It all started when the Jewish congregation Young Israel of Parkchester lost their own place of worship, a building also located in the South Bronx.

“The roof started to leak and the water was coming down on the electric equipment,” says Leon Bleckmann, the synagogue’s treasurer at the time. “It was getting dangerous.”

The small congregation lacked the funding to maintain the building, and the decline in membership also added to their struggle. Bleckmann said this decline reflected a general trend experienced all over the Bronx. According to a demographic survey from the North Jewish Data Bank, the Jewish population of the Bronx dropped by 45 percent between 1990 and 2000.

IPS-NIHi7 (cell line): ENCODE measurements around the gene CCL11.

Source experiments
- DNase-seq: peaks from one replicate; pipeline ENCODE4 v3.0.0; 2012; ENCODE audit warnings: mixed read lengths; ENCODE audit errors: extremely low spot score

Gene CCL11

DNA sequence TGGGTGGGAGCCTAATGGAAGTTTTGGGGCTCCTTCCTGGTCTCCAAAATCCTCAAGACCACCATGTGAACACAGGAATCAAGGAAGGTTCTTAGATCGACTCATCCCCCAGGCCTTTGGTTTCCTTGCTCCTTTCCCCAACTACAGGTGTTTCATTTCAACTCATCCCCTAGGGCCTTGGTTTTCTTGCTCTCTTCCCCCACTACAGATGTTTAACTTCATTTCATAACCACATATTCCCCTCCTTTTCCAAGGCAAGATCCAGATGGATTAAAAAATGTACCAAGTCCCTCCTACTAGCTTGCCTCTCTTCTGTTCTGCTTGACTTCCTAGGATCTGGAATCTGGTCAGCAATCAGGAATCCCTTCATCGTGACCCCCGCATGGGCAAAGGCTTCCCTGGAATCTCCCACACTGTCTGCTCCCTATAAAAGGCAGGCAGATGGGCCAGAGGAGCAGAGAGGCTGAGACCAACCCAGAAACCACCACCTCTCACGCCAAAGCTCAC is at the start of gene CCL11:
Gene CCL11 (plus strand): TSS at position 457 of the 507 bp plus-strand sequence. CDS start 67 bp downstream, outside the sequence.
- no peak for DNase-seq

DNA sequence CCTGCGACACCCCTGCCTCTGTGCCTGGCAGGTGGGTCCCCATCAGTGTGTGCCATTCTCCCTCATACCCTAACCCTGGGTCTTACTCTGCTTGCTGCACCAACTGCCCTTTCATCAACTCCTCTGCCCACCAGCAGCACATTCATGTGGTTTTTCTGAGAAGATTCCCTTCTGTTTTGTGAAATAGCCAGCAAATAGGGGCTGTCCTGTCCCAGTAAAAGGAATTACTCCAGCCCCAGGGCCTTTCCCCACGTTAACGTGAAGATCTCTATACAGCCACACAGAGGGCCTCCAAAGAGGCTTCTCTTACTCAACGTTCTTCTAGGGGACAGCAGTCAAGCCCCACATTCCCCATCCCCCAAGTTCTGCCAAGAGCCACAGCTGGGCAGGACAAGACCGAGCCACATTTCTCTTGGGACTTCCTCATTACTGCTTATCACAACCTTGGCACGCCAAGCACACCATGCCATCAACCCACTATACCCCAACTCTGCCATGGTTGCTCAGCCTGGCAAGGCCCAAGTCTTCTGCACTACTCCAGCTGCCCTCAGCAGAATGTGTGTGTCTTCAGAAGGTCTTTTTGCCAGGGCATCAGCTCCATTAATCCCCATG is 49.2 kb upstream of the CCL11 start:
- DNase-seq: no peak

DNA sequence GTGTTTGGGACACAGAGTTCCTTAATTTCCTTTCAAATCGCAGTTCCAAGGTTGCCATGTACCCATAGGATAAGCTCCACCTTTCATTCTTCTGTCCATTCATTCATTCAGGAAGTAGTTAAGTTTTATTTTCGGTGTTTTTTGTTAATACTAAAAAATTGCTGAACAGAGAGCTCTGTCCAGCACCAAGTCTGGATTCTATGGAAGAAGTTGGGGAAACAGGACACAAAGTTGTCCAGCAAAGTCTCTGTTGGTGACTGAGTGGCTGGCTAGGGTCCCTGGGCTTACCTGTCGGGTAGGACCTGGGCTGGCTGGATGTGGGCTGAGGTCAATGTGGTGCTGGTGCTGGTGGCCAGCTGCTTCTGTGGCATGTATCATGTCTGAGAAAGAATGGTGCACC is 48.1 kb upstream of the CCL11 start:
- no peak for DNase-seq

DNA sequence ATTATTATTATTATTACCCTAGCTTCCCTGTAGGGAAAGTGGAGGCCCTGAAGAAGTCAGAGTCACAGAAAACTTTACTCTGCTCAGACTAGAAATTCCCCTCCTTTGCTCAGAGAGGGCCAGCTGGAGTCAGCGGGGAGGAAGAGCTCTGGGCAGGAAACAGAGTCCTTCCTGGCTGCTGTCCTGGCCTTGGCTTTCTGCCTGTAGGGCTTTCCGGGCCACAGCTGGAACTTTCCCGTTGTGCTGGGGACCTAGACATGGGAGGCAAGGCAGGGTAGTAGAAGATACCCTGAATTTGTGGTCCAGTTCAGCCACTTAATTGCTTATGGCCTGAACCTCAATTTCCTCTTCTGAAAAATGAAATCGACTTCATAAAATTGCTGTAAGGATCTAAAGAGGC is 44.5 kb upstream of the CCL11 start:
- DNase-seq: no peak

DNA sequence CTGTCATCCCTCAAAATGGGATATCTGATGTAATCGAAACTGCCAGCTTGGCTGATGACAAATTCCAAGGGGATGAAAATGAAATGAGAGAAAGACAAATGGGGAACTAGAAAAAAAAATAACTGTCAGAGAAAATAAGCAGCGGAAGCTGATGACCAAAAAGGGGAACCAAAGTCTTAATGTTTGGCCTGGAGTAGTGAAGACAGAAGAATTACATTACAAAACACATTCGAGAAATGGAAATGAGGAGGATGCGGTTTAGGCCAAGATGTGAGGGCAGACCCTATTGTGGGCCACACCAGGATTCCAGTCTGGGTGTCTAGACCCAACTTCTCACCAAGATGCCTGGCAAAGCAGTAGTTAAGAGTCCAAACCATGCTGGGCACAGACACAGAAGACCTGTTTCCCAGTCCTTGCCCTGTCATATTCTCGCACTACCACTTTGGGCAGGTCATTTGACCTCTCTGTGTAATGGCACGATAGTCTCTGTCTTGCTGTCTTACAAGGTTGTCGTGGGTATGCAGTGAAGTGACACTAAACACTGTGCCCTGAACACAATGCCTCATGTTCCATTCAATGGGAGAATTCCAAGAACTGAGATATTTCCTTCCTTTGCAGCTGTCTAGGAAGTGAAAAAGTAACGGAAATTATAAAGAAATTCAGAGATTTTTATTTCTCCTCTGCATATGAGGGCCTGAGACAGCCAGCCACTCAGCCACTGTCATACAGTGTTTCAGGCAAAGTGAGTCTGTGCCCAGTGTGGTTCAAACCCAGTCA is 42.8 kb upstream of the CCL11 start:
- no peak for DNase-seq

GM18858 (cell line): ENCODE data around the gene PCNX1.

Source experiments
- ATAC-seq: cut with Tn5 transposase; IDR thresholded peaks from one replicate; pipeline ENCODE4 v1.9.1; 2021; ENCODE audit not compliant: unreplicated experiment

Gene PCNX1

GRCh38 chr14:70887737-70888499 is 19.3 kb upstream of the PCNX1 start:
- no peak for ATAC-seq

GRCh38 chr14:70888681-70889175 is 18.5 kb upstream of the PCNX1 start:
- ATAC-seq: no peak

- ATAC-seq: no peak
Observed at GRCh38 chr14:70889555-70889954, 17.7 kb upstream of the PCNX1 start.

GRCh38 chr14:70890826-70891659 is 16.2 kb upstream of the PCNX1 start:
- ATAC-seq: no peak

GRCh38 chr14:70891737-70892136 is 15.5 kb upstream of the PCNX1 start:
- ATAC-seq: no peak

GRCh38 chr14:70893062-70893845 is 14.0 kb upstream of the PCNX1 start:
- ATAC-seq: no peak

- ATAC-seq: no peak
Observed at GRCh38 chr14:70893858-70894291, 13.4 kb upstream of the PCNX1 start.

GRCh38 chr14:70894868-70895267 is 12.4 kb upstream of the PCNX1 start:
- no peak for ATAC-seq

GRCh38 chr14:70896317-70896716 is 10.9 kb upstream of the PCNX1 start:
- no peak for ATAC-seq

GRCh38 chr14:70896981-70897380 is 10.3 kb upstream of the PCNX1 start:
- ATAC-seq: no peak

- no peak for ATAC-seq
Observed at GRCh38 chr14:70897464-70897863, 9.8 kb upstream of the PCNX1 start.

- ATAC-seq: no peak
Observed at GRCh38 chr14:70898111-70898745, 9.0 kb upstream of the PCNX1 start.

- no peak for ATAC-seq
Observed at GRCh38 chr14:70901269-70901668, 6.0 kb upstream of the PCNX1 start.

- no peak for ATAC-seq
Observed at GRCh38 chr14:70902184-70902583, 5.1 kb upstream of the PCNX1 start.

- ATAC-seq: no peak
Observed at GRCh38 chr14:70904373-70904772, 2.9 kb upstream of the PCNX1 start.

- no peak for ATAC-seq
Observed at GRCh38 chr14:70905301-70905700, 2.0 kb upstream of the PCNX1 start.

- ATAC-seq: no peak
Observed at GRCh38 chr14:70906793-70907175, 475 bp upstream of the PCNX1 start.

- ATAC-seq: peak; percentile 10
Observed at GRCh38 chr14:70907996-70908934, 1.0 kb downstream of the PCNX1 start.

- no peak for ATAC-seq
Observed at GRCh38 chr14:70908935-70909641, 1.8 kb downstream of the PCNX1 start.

“All the way through the entire South Bronx, we are the only Jewish congregation left,” Bleckmann says.

Young Israel was forced to sell their building to the City of New York. With the money they received, they rented out a small storefront.

“They charged us $1800 for a hole in the wall,” Bleckmann says. “It was half of the space that we have now.”

With such high rent and almost no incoming funds, the congregation quickly ran out of money and lost their makeshift sanctuary once again. There was a moment, Bleckmann says, that they could not find anywhere to go.

After hearing about their struggle, Patricia Tomasulo, president of the Community Democratic Club and community activist, told Sheikh Drammeh about Young Israel, which was officially under the direction of Chabad of the East Bronx. Sheikh Drammeh received them with open arms.